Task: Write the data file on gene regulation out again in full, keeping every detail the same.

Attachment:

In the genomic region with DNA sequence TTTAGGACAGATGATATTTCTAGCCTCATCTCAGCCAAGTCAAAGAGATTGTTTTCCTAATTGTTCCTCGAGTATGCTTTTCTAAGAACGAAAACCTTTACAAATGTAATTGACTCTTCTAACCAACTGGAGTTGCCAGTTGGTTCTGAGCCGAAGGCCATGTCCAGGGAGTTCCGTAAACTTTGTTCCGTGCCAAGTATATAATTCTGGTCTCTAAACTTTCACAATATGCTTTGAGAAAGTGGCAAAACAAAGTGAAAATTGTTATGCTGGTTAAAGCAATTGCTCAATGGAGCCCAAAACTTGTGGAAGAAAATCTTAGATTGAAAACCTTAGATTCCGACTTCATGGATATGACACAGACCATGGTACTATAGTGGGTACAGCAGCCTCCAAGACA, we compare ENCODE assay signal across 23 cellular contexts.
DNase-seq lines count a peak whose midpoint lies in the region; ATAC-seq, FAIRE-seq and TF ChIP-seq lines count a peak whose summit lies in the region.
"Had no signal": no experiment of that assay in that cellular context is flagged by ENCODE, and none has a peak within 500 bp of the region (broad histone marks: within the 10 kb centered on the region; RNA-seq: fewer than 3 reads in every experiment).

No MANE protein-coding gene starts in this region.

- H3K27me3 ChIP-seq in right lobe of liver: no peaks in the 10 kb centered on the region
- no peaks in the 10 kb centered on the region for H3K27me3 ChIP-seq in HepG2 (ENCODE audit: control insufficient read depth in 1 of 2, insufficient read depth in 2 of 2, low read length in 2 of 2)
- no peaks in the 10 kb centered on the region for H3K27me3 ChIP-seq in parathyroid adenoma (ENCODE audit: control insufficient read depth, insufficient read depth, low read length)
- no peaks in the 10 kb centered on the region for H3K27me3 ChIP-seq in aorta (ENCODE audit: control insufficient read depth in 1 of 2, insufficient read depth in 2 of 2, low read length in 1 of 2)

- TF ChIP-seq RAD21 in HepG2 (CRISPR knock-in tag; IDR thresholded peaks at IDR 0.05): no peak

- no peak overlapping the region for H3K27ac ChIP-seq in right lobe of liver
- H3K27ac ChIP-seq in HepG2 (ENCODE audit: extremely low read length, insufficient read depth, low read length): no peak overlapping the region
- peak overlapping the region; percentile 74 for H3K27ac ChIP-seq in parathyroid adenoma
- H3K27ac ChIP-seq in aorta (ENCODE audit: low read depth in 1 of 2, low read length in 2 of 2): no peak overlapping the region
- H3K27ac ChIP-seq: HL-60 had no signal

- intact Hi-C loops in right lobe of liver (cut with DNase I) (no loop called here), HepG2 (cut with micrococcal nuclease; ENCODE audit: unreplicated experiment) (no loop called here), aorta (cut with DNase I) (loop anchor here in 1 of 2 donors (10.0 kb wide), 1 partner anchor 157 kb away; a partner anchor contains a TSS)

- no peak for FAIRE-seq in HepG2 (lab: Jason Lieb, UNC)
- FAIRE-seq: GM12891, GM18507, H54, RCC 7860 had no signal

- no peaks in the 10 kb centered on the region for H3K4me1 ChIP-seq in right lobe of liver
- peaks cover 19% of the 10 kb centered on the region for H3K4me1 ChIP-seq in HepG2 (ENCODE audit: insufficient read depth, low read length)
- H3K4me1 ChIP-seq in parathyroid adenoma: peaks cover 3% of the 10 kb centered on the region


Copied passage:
In the genomic region with DNA sequence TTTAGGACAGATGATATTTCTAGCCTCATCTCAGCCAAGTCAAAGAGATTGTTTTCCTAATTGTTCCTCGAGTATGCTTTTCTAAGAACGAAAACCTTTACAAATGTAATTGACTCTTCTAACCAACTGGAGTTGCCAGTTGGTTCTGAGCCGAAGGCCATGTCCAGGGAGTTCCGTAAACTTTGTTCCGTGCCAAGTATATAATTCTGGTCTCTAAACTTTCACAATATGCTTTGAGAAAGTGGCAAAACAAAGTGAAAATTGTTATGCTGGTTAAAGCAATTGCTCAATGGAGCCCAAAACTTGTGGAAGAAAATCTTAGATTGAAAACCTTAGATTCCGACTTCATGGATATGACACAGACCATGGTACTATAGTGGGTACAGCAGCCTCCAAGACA, we compare ENCODE assay signal across 23 cellular contexts.
DNase-seq lines count a peak whose midpoint lies in the region; ATAC-seq, FAIRE-seq and TF ChIP-seq lines count a peak whose summit lies in the region.
"Had no signal": no experiment of that assay in that cellular context is flagged by ENCODE, and none has a peak within 500 bp of the region (broad histone marks: within the 10 kb centered on the region; RNA-seq: fewer than 3 reads in every experiment).

No MANE protein-coding gene starts in this region.

- H3K27me3 ChIP-seq in right lobe of liver: no peaks in the 10 kb centered on the region
- no peaks in the 10 kb centered on the region for H3K27me3 ChIP-seq in HepG2 (ENCODE audit: control insufficient read depth in 1 of 2, insufficient read depth in 2 of 2, low read length in 2 of 2)
- no peaks in the 10 kb centered on the region for H3K27me3 ChIP-seq in parathyroid adenoma (ENCODE audit: control insufficient read depth, insufficient read depth, low read length)
- no peaks in the 10 kb centered on the region for H3K27me3 ChIP-seq in aorta (ENCODE audit: control insufficient read depth in 1 of 2, insufficient read depth in 2 of 2, low read length in 1 of 2)

- TF ChIP-seq RAD21 in HepG2 (CRISPR knock-in tag; IDR thresholded peaks at IDR 0.05): no peak

- no peak overlapping the region for H3K27ac ChIP-seq in right lobe of liver
- H3K27ac ChIP-seq in HepG2 (ENCODE audit: extremely low read length, insufficient read depth, low read length): no peak overlapping the region
- peak overlapping the region; percentile 74 for H3K27ac ChIP-seq in parathyroid adenoma
- H3K27ac ChIP-seq in aorta (ENCODE audit: low read depth in 1 of 2, low read length in 2 of 2): no peak overlapping the region
- H3K27ac ChIP-seq: HL-60 had no signal

- intact Hi-C loops in right lobe of liver (cut with DNase I) (no loop called here), HepG2 (cut with micrococcal nuclease; ENCODE audit: unreplicated experiment) (no loop called here), aorta (cut with DNase I) (loop anchor here in 1 of 2 donors (10.0 kb wide), 1 partner anchor 157 kb away; a partner anchor contains a TSS)

- no peak for FAIRE-seq in HepG2 (lab: Jason Lieb, UNC)
- FAIRE-seq: GM12891, GM18507, H54, RCC 7860 had no signal

- no peaks in the 10 kb centered on the region for H3K4me1 ChIP-seq in right lobe of liver
- peaks cover 19% of the 10 kb centered on the region for H3K4me1 ChIP-seq in HepG2 (ENCODE audit: insufficient read depth, low read length)
- H3K4me1 ChIP-seq in parathyroid adenoma: peaks cover 3% of the 10 kb centered on the region